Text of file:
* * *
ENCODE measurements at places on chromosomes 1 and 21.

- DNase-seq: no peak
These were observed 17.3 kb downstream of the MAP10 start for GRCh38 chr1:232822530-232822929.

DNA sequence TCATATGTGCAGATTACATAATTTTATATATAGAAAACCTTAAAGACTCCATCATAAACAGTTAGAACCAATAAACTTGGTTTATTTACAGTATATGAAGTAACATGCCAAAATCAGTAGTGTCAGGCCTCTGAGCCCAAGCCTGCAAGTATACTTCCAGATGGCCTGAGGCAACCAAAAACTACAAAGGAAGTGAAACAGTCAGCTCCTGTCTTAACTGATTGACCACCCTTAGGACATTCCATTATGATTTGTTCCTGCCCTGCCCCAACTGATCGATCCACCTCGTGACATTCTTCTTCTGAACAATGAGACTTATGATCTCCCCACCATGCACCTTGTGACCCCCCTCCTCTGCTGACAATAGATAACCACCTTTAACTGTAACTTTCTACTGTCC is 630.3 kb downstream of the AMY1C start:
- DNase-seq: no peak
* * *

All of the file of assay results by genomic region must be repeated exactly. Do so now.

ENCODE measurements at places on chromosomes 1 and 21.

- DNase-seq: no peak
These were observed 17.3 kb downstream of the MAP10 start for GRCh38 chr1:232822530-232822929.

DNA sequence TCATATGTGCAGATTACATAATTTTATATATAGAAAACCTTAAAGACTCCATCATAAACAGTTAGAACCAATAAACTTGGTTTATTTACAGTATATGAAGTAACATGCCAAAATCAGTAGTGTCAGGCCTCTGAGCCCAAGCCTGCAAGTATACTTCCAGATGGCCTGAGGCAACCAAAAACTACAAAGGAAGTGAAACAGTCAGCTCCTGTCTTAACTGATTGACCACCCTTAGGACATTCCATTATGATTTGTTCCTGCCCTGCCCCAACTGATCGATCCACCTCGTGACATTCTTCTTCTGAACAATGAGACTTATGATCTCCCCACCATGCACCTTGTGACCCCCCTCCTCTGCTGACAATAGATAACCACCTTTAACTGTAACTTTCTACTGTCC is 630.3 kb downstream of the AMY1C start:
- DNase-seq: no peak